Is Telegram actually blocked in Russia?
She’s In Russia goes deeper into the conflict between Roskomnadzor and the popular application Telegram in their newest episode.
In July of 2017 the Russian Federal Security Services wrote to the CEO of the encrypted messenger app Telegram, Pavel Durov, requesting encryption keys for six separate accounts, allegedly used to plan terrorist activities. Durov, to his credit, said no, and in so doing triggered a battle on two main fronts: legal and technical.
Since 2011, digital freedom in Russia has become increasingly restricted. The government’s approach is two-fold, by technically blocking websites and software and by prosecuting individual internet users for liking and posting materials that the government deems criminal.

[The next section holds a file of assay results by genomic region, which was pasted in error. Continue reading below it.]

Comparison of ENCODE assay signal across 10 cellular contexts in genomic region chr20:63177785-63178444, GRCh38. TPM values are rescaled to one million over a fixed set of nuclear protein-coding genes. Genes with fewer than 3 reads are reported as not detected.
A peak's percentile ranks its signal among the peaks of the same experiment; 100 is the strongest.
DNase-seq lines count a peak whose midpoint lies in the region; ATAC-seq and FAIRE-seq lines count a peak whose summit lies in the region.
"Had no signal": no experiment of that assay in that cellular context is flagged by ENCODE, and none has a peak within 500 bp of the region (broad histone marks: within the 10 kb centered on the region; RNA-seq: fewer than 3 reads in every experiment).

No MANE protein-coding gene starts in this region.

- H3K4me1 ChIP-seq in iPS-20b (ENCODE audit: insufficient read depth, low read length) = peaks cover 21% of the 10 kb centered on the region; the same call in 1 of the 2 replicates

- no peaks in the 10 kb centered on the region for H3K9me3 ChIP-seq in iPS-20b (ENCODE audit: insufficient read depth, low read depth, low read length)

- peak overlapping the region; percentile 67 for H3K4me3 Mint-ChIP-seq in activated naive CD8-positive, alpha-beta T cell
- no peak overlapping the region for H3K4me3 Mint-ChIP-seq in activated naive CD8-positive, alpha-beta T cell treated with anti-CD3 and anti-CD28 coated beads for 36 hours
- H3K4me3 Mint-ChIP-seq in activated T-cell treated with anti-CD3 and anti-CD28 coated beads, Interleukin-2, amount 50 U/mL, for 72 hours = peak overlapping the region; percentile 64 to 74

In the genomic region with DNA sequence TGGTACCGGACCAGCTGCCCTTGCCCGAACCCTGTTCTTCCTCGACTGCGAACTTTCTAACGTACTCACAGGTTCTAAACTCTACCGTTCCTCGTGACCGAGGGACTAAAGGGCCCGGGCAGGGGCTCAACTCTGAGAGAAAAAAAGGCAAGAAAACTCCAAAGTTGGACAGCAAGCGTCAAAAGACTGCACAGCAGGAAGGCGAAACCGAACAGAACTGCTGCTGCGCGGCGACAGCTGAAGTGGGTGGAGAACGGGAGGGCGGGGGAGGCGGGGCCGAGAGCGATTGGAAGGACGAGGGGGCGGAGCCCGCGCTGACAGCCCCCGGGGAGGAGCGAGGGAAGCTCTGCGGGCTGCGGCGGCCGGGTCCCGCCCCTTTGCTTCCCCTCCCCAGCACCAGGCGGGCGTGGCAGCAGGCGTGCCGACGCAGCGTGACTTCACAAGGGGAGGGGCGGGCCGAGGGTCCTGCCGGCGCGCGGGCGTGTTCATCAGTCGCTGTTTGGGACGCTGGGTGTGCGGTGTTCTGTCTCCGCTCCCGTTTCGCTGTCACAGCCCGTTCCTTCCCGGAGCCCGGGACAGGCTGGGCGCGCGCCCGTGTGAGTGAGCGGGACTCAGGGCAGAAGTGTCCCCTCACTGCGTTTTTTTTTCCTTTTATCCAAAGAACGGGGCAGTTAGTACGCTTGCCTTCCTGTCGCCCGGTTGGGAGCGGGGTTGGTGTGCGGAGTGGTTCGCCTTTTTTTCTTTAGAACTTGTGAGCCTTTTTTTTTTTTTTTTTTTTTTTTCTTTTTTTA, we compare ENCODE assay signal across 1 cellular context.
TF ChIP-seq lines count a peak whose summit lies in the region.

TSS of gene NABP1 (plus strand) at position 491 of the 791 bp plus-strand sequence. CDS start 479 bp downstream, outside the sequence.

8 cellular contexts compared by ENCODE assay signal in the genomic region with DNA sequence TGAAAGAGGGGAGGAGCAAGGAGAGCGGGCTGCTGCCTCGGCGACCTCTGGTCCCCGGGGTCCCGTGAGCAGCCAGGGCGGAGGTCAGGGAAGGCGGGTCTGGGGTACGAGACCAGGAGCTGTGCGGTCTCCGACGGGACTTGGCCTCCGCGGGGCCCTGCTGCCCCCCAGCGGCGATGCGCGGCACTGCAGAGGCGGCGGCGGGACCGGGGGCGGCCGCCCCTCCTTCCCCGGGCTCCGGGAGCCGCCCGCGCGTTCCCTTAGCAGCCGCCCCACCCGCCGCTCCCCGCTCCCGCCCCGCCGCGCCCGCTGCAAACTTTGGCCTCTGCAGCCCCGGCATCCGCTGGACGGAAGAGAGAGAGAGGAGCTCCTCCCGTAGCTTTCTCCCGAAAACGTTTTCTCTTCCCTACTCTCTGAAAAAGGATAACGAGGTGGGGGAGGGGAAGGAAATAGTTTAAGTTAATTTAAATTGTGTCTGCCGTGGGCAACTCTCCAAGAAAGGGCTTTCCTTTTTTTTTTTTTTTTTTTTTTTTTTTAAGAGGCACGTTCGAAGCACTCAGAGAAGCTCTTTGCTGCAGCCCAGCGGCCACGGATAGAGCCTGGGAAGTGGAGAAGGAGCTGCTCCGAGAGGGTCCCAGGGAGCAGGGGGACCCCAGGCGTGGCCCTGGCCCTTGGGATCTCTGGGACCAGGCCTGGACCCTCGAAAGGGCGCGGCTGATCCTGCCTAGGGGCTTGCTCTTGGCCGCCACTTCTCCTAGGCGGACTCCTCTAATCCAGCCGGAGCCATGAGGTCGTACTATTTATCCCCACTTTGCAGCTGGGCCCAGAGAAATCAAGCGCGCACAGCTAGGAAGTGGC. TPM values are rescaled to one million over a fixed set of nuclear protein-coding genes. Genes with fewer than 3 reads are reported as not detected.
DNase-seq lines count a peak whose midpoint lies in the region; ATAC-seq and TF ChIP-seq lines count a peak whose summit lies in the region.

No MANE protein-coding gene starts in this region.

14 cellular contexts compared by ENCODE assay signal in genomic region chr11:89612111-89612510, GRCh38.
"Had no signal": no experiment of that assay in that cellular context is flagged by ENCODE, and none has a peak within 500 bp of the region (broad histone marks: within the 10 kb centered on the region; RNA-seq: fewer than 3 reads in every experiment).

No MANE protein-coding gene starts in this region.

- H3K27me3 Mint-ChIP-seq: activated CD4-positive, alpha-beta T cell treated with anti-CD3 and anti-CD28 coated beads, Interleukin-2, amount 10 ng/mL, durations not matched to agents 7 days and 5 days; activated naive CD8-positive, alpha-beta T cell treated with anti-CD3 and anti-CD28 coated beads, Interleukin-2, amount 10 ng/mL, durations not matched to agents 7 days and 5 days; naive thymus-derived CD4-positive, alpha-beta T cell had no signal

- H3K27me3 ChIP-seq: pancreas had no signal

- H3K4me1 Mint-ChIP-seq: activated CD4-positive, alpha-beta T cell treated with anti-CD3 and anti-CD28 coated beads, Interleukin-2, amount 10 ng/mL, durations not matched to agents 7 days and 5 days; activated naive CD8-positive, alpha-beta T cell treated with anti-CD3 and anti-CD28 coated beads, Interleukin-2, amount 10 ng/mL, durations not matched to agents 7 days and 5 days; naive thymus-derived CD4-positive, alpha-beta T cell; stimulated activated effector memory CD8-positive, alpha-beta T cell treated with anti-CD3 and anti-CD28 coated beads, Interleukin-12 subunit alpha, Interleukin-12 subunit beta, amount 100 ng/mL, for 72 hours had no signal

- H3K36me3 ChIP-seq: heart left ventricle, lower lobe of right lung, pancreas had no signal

This week, the podcast She’s In Russia, disentangles the Russia vs. Telegram narrative, as part of two episodes they are doing on the story. In the episode, entitled Bear with a Stick, co-hosts Olivia Capozzalo and Smith Freeman answer the following, how does the Russian government regulate the Runet from a legal perspective? How does Roskomnadzor (the telecom authority) administer the black list of forbidden sites? And how did Telegram respond technically to the threat of a block in Russia?
Capozzalo and Freeman talk to Tanya Lokot, Professor on digital protest and internet freedom; Damir Gainutdinov, Telegram’s lawyer in its case to the European Court of Human Rights; Mikhail Klimerav, the Executive Director of The Internet Protection Society (or ОЗИ); and Phillip Kulin, block expert and the creator of https://usher2.club/en/.